Bronx Zoo reignites its Holiday Lights after a 10-year absence

For the first time in over a decade, the Wildlife Conservation Society is hosting a holiday lights show at the Bronx Zoo. Photo Credit: WCS

“It’s going to be bigger, brighter and greener.”

For the first time in over a decade, the Wildlife Conservation Society is hosting a holiday lights show at the Bronx Zoo.
For the first time in over a decade, the Wildlife Conservation Society is hosting a holiday lights show at the Bronx Zoo. Photo Credit: Newsday / John H. Cornell Jr.

The holiday light show that enchanted families for more than a decade at the Bronx Zoo is coming back.

Officials at the Wildlife Conservation Society said they have figured out a way to create a new display that will be both eye-popping and environmentally friendly.

In 2008, the nonprofit pulled the plug on the popular attraction because it didn’t fit into its mission of conservation.

“We stopped it for all the right reasons,” said John Calvelli, executive vice-president of the WCS, which operates the Bronx Zoo and three other wildlife parks in the city as well as the New York Aquarium. “But now LED technology has reached such a point that we can do this.”

The new show, which will open Nov. 21 and run through Jan. 5, 2020, includes wildlife-themed displays and animated lights along with ice-carving demonstrations, food, music and other performances. 
The new show, which will open Nov. 21 and run through Jan. 5, 2020, includes wildlife-themed displays and animated lights along with ice-carving demonstrations, food, music and other performances.  Photo Credit: WCS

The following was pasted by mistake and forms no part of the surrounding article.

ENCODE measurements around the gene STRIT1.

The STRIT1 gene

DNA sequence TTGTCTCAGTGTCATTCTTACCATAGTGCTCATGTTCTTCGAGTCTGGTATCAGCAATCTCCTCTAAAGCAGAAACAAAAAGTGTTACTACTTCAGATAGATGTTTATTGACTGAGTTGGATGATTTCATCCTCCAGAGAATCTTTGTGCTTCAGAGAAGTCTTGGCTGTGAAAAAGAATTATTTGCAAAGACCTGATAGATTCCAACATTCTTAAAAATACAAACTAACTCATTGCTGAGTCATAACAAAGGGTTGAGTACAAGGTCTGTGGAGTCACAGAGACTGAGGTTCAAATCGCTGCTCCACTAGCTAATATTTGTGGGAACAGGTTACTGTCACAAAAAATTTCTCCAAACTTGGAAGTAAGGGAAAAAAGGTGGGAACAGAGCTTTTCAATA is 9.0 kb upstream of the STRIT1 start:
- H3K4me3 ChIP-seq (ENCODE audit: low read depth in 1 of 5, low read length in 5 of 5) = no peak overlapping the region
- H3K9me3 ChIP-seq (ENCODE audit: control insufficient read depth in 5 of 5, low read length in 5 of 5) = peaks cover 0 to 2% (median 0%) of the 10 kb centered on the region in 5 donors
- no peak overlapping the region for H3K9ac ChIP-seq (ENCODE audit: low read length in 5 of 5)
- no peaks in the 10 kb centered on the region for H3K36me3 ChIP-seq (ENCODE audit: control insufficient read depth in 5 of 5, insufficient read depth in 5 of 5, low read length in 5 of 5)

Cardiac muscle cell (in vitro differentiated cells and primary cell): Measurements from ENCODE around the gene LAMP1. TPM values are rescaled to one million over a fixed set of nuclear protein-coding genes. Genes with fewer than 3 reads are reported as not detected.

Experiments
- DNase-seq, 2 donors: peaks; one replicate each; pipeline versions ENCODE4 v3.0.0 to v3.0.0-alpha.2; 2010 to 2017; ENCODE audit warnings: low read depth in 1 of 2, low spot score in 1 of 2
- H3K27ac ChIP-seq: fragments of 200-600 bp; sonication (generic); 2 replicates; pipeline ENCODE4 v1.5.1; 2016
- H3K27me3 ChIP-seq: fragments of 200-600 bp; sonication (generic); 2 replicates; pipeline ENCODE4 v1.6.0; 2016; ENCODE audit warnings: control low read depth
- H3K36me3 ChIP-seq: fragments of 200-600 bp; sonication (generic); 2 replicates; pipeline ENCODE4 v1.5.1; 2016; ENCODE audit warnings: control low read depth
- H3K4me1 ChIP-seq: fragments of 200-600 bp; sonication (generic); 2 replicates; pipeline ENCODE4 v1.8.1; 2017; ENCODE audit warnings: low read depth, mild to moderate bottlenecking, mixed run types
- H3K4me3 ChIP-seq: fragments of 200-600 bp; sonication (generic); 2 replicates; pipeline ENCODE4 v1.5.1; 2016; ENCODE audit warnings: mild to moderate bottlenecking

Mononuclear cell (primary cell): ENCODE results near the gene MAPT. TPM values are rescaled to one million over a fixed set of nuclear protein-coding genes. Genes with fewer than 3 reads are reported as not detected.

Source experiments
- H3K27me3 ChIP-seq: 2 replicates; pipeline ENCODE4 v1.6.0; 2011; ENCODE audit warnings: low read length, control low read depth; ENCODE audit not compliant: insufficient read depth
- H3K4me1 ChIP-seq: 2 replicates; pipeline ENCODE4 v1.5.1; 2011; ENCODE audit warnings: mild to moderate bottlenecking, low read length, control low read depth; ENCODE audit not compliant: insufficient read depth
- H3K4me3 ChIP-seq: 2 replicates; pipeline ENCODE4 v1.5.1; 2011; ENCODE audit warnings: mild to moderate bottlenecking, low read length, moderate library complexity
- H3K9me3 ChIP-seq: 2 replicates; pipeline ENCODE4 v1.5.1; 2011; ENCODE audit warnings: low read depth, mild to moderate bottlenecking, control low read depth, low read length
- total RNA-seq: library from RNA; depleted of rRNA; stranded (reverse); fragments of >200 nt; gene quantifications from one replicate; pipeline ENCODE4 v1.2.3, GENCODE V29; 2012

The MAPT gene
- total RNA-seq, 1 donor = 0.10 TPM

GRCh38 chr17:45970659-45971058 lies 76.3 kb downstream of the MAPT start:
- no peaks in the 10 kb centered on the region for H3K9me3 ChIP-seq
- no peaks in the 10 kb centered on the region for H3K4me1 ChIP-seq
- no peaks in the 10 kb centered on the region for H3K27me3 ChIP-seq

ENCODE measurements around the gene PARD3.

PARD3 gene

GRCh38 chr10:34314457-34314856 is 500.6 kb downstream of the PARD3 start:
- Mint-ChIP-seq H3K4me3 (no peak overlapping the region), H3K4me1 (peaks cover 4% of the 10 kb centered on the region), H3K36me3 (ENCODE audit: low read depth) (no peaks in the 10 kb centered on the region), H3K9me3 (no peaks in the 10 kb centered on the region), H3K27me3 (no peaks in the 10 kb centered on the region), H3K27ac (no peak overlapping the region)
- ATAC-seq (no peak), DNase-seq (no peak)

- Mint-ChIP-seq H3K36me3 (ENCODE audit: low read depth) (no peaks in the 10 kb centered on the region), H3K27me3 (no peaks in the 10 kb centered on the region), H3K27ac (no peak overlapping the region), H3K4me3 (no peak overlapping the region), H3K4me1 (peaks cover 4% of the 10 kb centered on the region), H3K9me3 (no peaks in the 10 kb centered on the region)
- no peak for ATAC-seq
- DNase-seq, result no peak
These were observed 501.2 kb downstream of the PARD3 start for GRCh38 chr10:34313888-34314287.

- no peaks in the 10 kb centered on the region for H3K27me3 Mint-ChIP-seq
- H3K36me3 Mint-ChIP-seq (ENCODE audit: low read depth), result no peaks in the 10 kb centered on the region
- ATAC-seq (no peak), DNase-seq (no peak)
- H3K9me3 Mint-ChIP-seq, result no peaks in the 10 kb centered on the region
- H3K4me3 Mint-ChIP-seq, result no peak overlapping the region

“It’s going to be bigger, brighter and greener,” he added.

The walk-through light show drew visitors from all over with illuminated figures of animals, trains and other holiday-themed images. In addition, the display highlighted the zoo’s historic Astor Court architecture with a dramatic nighttime glow.

The new show, which will open Nov. 21 and run through Jan. 5, includes wildlife-themed displays and animated lights along with ice-carving demonstrations, food, music and other performances. A kiddie train designed for the youngest of visitors also will circle through Astor Court.

Calvelli said they estimate the total power needed for the sprawling light display is comparable to the power used to operate an air conditioning unit.

“What is most important is that we live by our mission and we are respectful of our mission,” he said.

Bronx Borough President Ruben Diaz Jr. said he was “thrilled” to hear the zoo’s holiday lights show was being revived, pointing out it also draws tourists to the area.

“This has always been a beloved attraction during the holiday season, and (it) draws visitors from all over the region to check out the beautiful display and the nearby restaurants and other attractions,” Diaz said in a statement.

The lights show also serves as an important reminder to the public that the zoo is a place where they can come year-round and learn about nature, Calvelli said.

The 265-acre site boasts over 6,000 animals of more than 700 species. It is also the subject of a television series on Animal Planet titled “The Zoo,” which provides a behind-the-scenes view of its residents and staff.

"The holiday lights gives us an opportunity to tell the holiday story themed around wildlife and animals," Calvelli said. "(But) the zoo experience doesn’t end in September or October." 

Lisa L. Colangelo